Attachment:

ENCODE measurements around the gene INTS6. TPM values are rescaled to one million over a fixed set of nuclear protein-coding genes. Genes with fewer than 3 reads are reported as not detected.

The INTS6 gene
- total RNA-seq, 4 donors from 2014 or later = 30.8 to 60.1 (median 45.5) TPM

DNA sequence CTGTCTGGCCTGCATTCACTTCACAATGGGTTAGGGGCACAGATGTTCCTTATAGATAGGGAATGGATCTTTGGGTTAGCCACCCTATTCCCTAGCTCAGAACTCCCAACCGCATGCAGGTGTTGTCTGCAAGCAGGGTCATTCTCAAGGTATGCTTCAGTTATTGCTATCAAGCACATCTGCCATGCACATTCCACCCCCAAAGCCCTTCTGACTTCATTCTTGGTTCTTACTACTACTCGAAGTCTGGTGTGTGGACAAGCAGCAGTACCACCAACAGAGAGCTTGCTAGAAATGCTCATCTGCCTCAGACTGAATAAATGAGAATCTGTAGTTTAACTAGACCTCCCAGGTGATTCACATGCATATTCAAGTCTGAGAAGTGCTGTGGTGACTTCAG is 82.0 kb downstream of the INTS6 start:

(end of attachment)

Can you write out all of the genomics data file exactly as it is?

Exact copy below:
ENCODE measurements around the gene INTS6. TPM values are rescaled to one million over a fixed set of nuclear protein-coding genes. Genes with fewer than 3 reads are reported as not detected.

The INTS6 gene
- total RNA-seq, 4 donors from 2014 or later = 30.8 to 60.1 (median 45.5) TPM

DNA sequence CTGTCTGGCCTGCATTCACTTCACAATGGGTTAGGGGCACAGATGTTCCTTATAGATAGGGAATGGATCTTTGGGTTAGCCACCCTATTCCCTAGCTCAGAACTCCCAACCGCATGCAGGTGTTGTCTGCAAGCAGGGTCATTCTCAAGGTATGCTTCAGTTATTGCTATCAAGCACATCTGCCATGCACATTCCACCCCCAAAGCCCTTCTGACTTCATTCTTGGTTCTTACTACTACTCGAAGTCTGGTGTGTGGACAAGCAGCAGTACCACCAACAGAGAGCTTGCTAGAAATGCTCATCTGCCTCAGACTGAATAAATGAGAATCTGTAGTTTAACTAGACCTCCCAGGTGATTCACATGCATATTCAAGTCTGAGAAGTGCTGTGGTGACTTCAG is 82.0 kb downstream of the INTS6 start: